I’m now all by myself. There is not a single person in the radio station building. It hits me that I’m responsible for these airwaves, until midnight, five and a half hours. My seventeen-year-old mind recalls remembering my radio license test and quiz.“The Federal Communications Commission may very well be listening,” I could be fined and imprisoned if I make a mistake.

The 45-record “Lay, Lady Lay,” by Bob Dylan was already cued up for me. Not my first choice for my first radio musical selection that I’ll remember the rest of my life. Bob finishes singing, and either you hear shhh-shhh-shhh, (Children: ask your parents what that sounds means) or you turn on the microphone for the very first time and attempt to say something intelligent.

“Baptism by fire,” it’s called. Forget the water, this is a do-or-die fire for $2.70 an hour.

Now, what’s your first baptism by fire? It a phrase that describes someone learning something the hard way through a challenge or difficulty. I’m sure you can easily recall your early “baptism by fire” story. Semi-prepared. Excited. Dread. Anticipation. A frozen fear. A dream come true, at least for me, as a junior in high school. Mistakes, mishaps, stutterings, (worst of all) blaming others, blaming yourself – or is it plainly showing us that the baptism hasn’t taken root. The water’s planted all right. But the roots? Those darn roots. And about all that wise, elderly advice that we ignored because we knew better at our younger age.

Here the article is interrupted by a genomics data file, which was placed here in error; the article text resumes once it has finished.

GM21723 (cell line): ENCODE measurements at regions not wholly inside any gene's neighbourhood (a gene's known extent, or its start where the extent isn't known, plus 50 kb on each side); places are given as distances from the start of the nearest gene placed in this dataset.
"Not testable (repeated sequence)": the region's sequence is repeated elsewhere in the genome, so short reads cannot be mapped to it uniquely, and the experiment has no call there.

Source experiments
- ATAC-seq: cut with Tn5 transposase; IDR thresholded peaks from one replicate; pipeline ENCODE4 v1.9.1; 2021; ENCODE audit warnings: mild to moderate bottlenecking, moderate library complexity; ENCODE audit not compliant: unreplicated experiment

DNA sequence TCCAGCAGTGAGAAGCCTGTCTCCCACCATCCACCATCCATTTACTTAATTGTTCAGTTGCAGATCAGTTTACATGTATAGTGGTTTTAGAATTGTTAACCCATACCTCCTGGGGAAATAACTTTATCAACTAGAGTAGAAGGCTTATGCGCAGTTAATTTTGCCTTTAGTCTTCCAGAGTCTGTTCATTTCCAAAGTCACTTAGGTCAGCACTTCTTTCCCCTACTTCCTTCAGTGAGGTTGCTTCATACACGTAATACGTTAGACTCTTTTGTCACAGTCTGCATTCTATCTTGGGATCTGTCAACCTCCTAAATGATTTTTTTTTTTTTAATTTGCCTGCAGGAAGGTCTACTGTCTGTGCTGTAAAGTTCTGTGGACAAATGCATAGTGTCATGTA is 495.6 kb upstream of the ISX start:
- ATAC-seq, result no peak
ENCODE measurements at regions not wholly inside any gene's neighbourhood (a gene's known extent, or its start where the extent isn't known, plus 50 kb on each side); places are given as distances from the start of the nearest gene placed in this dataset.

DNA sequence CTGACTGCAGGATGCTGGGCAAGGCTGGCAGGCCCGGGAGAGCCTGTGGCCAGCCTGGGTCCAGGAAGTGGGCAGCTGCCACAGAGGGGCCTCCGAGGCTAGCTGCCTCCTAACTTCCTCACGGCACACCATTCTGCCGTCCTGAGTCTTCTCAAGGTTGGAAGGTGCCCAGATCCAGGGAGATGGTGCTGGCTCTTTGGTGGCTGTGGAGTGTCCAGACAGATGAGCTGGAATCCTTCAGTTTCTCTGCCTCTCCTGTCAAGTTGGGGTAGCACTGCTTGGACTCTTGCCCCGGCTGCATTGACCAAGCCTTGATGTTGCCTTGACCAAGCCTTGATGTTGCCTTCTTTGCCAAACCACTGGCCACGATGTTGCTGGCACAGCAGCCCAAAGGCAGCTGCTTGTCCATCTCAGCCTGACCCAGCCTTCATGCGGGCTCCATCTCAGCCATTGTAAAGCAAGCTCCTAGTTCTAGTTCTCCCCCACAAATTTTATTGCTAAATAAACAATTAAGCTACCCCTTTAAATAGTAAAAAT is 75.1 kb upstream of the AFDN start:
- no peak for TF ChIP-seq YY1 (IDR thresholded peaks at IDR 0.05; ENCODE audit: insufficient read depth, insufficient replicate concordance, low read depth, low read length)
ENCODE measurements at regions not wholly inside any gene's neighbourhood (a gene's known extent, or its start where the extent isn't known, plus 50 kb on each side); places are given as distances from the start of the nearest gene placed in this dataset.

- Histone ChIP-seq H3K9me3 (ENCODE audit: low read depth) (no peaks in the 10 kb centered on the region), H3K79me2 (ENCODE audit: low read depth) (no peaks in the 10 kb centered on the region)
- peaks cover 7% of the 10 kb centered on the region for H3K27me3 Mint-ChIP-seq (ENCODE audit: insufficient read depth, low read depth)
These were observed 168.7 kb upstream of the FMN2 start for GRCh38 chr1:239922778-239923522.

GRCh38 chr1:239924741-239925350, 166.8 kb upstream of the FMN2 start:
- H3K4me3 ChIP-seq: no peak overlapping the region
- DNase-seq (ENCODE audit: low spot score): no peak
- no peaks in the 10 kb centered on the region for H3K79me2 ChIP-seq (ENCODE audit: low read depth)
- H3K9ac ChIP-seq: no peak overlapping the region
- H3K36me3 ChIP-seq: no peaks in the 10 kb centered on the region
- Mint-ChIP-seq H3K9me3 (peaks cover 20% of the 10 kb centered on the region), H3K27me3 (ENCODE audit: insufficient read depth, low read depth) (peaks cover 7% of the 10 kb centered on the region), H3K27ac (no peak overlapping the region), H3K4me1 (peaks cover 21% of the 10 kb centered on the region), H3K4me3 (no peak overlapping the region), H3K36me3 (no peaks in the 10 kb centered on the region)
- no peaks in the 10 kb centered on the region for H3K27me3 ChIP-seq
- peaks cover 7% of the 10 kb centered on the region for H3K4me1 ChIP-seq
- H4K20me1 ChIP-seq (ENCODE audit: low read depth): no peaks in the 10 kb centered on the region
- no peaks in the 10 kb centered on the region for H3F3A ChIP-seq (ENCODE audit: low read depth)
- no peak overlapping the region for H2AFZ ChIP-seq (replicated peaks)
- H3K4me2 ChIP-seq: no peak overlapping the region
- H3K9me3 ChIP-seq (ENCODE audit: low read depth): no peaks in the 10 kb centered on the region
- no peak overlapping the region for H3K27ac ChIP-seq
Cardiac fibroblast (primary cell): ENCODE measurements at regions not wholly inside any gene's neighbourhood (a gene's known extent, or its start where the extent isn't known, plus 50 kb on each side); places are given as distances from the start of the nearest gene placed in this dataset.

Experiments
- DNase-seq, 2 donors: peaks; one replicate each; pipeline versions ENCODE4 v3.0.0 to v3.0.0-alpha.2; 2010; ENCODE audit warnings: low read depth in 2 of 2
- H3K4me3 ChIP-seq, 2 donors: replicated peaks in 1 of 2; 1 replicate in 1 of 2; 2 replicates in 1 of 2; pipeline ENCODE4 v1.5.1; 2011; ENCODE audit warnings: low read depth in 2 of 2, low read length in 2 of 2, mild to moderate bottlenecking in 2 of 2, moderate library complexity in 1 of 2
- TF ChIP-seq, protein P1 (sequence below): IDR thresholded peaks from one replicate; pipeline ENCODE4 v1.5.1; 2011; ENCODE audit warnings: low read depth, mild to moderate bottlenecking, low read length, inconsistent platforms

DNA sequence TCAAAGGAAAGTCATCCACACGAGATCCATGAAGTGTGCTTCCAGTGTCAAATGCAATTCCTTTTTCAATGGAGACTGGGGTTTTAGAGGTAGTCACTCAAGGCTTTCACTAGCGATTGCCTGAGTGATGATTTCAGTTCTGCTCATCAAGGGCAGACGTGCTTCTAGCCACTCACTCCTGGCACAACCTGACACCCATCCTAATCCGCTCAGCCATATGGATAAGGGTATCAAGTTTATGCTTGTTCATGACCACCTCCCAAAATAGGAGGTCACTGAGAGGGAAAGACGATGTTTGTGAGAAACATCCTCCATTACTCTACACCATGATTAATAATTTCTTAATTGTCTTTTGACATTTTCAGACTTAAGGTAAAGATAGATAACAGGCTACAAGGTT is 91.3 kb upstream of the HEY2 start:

I hold out for those two m’s: mistakes and mishaps. Our greatest tutor is uncovered through those two m’s. What better time for the intercession of the Holy Spirit than when we think we’ve got it under control and we have it all handled, and she gently or loudly intervenes and alerts us to correct our two m’s.

John, whose last name is Baptist, introduced us to the sacrament. Jesus Christ thoroughly infuses us with the sacrament through the power of the Holy Spirit – and fire.

It’s your turn once more. When did Jesus Christ and the power of the Holy Spirit fully baptize you?